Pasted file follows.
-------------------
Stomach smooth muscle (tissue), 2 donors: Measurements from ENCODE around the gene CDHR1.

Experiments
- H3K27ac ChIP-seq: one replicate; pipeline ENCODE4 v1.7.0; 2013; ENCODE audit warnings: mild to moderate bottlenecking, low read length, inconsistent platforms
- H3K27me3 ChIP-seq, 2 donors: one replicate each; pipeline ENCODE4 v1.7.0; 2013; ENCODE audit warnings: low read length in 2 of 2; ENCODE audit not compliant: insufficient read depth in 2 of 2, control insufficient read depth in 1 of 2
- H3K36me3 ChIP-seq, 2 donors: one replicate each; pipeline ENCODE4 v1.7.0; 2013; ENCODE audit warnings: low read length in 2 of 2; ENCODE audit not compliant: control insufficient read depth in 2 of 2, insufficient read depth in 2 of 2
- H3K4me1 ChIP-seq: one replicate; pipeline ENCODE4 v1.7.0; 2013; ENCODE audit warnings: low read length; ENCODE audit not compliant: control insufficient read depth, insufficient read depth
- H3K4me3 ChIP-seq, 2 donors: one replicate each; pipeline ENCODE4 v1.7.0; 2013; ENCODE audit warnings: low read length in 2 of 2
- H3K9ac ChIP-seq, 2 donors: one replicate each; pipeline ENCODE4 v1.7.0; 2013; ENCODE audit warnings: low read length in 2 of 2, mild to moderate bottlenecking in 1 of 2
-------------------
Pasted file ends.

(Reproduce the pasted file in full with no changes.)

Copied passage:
Stomach smooth muscle (tissue), 2 donors: Measurements from ENCODE around the gene CDHR1.

Experiments
- H3K27ac ChIP-seq: one replicate; pipeline ENCODE4 v1.7.0; 2013; ENCODE audit warnings: mild to moderate bottlenecking, low read length, inconsistent platforms
- H3K27me3 ChIP-seq, 2 donors: one replicate each; pipeline ENCODE4 v1.7.0; 2013; ENCODE audit warnings: low read length in 2 of 2; ENCODE audit not compliant: insufficient read depth in 2 of 2, control insufficient read depth in 1 of 2
- H3K36me3 ChIP-seq, 2 donors: one replicate each; pipeline ENCODE4 v1.7.0; 2013; ENCODE audit warnings: low read length in 2 of 2; ENCODE audit not compliant: control insufficient read depth in 2 of 2, insufficient read depth in 2 of 2
- H3K4me1 ChIP-seq: one replicate; pipeline ENCODE4 v1.7.0; 2013; ENCODE audit warnings: low read length; ENCODE audit not compliant: control insufficient read depth, insufficient read depth
- H3K4me3 ChIP-seq, 2 donors: one replicate each; pipeline ENCODE4 v1.7.0; 2013; ENCODE audit warnings: low read length in 2 of 2
- H3K9ac ChIP-seq, 2 donors: one replicate each; pipeline ENCODE4 v1.7.0; 2013; ENCODE audit warnings: low read length in 2 of 2, mild to moderate bottlenecking in 1 of 2